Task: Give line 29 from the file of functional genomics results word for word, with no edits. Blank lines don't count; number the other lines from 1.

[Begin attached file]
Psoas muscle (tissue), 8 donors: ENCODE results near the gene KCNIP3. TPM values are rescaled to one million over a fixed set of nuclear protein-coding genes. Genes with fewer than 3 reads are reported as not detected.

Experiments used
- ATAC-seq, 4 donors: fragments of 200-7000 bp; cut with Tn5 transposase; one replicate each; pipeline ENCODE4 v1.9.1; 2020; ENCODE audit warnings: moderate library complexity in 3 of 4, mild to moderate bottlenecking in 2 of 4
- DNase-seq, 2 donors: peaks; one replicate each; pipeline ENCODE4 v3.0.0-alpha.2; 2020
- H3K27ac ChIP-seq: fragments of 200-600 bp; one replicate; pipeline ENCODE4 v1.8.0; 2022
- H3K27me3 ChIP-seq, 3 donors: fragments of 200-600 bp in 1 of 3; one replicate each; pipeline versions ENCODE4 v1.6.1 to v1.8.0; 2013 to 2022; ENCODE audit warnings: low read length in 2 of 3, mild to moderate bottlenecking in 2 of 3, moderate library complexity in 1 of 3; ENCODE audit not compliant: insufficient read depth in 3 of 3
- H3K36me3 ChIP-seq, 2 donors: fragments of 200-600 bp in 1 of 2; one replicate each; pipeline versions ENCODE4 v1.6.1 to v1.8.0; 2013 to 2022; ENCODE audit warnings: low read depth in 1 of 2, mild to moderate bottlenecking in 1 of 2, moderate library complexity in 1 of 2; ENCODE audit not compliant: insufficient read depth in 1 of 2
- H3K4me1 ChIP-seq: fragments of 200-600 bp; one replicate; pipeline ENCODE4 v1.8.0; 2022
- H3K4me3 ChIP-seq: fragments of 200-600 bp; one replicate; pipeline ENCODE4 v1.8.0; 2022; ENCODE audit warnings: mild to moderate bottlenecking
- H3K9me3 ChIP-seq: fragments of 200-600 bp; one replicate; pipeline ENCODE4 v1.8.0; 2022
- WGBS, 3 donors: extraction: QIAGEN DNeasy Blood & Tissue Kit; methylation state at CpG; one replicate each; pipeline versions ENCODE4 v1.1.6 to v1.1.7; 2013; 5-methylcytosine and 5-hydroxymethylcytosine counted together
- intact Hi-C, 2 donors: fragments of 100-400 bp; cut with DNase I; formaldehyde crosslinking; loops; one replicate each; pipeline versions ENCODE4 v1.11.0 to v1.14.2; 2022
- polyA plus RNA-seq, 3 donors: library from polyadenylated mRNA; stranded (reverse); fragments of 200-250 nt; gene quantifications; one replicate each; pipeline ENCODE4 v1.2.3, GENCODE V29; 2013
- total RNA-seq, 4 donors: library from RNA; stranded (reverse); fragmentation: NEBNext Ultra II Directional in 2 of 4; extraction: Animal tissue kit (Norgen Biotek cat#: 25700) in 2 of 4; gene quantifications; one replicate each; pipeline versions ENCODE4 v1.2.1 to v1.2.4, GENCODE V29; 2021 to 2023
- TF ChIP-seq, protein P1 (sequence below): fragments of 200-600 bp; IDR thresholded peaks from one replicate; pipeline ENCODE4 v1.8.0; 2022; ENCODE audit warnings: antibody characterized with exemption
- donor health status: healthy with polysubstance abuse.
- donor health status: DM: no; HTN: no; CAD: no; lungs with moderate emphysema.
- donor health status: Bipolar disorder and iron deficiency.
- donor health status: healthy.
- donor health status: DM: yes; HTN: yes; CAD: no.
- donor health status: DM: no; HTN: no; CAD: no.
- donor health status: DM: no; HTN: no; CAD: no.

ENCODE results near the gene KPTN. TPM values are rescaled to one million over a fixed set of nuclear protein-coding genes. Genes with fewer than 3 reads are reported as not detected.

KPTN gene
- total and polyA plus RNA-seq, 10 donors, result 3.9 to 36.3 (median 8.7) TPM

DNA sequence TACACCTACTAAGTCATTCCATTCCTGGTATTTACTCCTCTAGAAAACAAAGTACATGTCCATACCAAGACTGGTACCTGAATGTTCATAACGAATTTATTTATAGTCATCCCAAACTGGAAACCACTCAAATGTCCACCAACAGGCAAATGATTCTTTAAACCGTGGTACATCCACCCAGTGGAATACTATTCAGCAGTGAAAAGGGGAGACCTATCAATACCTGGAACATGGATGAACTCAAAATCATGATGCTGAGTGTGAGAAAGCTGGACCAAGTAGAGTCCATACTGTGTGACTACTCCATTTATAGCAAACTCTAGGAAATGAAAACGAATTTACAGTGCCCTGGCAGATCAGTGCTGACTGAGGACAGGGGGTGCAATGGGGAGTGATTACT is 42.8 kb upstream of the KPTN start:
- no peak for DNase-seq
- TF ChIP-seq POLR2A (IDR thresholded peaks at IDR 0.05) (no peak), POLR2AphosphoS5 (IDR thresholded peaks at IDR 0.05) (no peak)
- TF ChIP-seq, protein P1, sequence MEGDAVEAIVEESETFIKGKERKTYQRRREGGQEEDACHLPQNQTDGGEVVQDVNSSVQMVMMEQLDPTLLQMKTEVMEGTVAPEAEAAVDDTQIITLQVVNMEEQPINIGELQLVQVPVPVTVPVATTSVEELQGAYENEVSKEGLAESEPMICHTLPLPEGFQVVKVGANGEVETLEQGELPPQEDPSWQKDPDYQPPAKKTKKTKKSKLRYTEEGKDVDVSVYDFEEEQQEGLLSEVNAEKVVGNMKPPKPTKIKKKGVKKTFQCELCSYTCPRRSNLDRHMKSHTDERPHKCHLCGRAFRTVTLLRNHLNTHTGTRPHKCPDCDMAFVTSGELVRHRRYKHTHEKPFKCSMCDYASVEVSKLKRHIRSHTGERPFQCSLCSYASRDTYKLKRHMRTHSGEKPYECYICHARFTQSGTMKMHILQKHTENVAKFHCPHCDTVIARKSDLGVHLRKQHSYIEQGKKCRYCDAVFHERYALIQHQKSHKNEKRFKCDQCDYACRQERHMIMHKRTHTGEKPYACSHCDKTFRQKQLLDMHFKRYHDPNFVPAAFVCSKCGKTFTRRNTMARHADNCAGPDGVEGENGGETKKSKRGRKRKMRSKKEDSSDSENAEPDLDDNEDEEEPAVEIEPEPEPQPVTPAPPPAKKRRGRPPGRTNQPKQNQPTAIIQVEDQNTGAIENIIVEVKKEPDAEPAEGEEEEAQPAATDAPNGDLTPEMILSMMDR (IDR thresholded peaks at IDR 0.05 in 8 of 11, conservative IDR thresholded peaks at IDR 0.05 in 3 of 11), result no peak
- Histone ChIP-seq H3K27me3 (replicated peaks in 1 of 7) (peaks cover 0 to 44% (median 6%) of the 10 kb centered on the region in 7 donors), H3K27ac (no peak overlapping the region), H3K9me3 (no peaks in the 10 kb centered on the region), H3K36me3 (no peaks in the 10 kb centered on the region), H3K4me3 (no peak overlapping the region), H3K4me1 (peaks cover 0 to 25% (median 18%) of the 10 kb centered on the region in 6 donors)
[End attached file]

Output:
- TF ChIP-seq, protein P1, sequence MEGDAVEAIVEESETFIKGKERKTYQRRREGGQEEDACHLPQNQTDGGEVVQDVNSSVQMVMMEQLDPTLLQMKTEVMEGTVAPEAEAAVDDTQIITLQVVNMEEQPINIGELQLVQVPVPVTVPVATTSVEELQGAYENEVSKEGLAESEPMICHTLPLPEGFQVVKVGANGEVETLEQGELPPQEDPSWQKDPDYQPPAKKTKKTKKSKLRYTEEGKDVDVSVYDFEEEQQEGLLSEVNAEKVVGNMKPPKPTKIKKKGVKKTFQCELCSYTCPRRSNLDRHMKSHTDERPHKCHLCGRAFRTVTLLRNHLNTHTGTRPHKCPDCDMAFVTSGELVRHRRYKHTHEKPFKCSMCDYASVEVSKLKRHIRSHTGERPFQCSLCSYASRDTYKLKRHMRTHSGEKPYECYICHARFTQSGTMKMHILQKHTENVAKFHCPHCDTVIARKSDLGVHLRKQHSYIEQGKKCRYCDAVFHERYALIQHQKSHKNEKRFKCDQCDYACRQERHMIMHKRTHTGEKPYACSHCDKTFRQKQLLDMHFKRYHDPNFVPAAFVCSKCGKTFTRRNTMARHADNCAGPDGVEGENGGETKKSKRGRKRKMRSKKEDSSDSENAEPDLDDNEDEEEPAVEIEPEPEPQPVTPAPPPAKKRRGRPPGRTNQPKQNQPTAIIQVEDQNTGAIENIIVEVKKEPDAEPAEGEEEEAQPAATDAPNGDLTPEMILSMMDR (IDR thresholded peaks at IDR 0.05 in 8 of 11, conservative IDR thresholded peaks at IDR 0.05 in 3 of 11), result no peak